KNOW YOUR RIGHTS & F.A.Q.
Your vote is important. The League of Women Voters is dedicated to protecting everyone's right to vote. If you have any questions about voting or encounter any problems, please call 1-800-792-VOTE (8683) for assistance.
If you are not allowed to vote, you have the right to present your case to an election judge on Election Day who will determine your eligibility to vote.
You can register to vote if:
- You are a US citizen, you are currently 17 years of age (understanding you may not VOTE before your 18th birthday), and have been a resident of a New Jersey county for at least 30 days before the election.
- A court has not specifically determined that you lack the mental capacity to understand the act of voting. A guardianship order or placement in a mental hospital that does specifically revoke your voting rights is not enough.
- You are not in prison. Effective March 17, 2020, if you are on probation or on parole, you can now register to vote. You must re-register to vote once you complete your prison sentence, though, even if you were a registered voter prior to your conviction. If you're serving time for a misdemeanor or civil matter, you also have the right to register, and you can vote from jail using a vote-by-mail ballot.
On election days, you have the right to:
- Vote without intimidation, threats, coercion, or interference.
- Bring your children into the voting booth with you.
- File a signed or anonymous written complaint at your polling place or by mail, telephone, or online if you are dissatisfied with the way the election is being run.
- Bring someone of your choice into the voting booth to assist you with voting if you cannot read or write English or have a disability. You can also request special assistance from the poll worker.
- Vote by an emergency paper ballot if the machines are malfunctioning. Emergency ballots are counted automatically.
- Be given a provisional ballot if you are not allowed to vote on a machine or by emergency ballot. You will be provided with written instructions about your provisional ballot and information about how to find out if it was counted. Your eligibility to vote must be verified by the county before your provisional ballot is counted.
- Vote under your original name if you have changed your name since registering to vote.
- Ask for assistance from a poll worker.
You have the right to vote by Provisional Ballot if:
- You believe you are entitled to vote, but your name is not on the poll list of voters.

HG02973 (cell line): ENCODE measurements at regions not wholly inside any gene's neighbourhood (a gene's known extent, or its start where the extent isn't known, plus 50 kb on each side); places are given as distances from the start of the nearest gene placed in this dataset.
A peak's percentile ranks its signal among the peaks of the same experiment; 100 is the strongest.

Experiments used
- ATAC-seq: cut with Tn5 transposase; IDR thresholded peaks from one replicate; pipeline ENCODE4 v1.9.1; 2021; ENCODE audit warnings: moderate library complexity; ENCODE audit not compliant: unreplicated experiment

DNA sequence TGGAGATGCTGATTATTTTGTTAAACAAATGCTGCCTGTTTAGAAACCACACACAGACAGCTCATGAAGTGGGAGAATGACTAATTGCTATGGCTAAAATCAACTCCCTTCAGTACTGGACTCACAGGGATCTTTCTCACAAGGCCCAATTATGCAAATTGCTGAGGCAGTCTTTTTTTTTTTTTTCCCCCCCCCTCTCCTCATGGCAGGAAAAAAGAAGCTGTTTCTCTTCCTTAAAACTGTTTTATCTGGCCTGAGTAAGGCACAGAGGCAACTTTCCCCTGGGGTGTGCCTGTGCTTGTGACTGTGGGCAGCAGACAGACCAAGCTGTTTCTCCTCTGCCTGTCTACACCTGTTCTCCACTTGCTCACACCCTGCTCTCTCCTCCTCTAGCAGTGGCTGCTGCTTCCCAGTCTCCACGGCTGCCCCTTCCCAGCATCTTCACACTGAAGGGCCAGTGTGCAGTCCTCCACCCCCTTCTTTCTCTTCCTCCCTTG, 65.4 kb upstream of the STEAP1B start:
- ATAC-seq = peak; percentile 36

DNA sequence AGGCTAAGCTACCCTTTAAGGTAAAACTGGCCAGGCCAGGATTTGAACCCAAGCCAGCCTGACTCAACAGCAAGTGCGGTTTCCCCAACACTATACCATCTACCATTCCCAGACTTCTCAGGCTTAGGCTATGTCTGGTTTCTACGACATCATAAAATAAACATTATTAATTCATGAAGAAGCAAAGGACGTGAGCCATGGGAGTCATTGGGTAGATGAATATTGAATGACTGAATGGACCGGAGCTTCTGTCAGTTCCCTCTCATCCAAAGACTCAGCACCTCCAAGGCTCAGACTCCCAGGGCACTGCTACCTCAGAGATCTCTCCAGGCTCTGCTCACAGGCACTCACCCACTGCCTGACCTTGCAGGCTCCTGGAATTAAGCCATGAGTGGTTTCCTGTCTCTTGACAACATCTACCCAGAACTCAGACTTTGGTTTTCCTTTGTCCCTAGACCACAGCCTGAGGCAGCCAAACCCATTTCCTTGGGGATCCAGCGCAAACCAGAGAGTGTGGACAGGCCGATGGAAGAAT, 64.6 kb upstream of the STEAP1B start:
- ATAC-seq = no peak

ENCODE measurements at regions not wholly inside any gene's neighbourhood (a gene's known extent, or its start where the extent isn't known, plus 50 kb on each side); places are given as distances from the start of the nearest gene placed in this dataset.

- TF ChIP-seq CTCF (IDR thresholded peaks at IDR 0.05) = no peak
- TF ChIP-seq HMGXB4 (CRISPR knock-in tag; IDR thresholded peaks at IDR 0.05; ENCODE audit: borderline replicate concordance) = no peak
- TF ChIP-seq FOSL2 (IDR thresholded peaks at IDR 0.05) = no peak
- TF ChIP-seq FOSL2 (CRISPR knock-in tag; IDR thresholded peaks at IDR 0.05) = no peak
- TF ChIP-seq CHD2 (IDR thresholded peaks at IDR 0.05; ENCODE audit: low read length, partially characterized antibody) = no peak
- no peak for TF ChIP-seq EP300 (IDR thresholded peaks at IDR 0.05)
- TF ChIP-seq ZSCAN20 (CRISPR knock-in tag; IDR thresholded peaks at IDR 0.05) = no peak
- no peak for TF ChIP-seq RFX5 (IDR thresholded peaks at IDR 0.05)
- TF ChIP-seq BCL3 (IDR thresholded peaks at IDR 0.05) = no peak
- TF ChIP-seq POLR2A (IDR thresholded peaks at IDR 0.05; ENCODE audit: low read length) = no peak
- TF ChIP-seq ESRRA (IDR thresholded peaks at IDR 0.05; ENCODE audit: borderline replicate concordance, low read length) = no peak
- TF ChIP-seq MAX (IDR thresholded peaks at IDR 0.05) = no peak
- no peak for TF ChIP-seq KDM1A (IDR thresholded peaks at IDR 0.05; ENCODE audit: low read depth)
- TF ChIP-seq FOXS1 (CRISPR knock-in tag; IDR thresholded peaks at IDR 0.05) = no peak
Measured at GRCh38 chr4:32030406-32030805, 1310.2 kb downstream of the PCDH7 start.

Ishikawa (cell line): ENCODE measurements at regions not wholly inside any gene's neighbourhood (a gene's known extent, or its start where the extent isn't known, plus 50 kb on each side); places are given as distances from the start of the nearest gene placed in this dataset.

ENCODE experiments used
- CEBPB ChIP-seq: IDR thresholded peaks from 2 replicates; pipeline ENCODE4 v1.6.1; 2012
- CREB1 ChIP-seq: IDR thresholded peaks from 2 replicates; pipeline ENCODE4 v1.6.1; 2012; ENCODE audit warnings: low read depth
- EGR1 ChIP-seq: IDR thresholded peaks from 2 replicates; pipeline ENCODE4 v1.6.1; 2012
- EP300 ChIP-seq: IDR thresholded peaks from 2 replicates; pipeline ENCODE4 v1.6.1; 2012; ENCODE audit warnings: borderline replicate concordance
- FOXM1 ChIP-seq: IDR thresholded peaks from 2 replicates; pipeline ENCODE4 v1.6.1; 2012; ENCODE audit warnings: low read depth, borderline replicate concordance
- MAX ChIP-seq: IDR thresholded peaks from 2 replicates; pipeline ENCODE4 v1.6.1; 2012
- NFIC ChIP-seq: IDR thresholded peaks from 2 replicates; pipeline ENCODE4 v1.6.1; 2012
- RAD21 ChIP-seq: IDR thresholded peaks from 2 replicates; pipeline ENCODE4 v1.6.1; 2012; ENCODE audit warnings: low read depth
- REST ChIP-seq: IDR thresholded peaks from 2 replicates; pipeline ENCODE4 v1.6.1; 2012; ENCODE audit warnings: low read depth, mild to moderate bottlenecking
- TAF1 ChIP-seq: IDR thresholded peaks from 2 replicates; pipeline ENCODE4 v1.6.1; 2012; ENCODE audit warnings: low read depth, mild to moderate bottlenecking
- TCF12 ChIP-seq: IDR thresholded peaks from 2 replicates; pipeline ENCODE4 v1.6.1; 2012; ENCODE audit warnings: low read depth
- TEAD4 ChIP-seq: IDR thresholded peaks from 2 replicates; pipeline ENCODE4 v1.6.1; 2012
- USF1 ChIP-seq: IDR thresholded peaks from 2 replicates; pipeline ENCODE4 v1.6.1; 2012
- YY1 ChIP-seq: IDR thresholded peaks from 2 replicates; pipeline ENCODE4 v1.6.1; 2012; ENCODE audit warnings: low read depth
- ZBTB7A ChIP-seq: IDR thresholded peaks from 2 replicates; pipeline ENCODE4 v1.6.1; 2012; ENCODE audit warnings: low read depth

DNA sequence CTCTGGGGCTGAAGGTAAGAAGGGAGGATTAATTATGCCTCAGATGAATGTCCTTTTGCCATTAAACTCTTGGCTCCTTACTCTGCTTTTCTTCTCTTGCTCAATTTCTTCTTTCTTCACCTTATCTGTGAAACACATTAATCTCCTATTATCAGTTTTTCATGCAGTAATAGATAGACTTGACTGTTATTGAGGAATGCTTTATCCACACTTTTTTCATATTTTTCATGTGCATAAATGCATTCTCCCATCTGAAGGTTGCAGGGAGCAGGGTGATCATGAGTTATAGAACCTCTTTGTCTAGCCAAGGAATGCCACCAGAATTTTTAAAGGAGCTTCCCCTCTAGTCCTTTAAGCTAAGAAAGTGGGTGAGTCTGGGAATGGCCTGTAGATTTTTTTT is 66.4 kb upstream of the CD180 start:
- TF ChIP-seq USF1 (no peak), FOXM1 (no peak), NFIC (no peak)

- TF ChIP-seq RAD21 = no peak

- You have moved recently within your county, but have not registered at your new address.
- You are a first-time voter and you did not provide the accepted form of I.D. when you registered to vote, and did not bring it to your polling place on Election Day. You must bring acceptable I.D. to the appropriate county office within 48 hours of voting in order for your provisional ballot to be counted. Poll workers must give you a form that tells you where to bring your I.D.
- You requested a vote by mail ballot but didn't receive it in time.
Frequently Asked Questions
Below you will find answers to some frequently asked questions. Please feel free to call the League of Women Voters of New Jersey at 1-800-792-VOTE (8683) with any questions.
Am I registered to vote?
Who can register to vote?
When do I need to re-register?
You can register to vote if:
- You are a US citizen, you are at least 17 years old (with the understanding you may not vote before your 18th birthday), and you will have been a resident of a New Jersey county for at least 30 days before the election.
- A court has not specifically determined that you lack the mental capacity to understand the act of voting. A guardianship order or placement in a mental hospital that does not specifically revoke your voting rights is not enough.
- You are not in prison for a felony conviction. If you're serving time for a misdemeanor or civil matter you can still vote. You have the right to register and to vote from jail using a vote-by-mail ballot. If you lost your voting rights for a felony conviction, your right to vote is restored once you complete your sentence. You must re-register to vote, even if you were registered before your conviction.
You must re-register to vote if you:
- Change your name: You are entitled to vote only in the next election by signing your registration sheet at the polls with both your previous and new name. After that, you must re-register in your new name.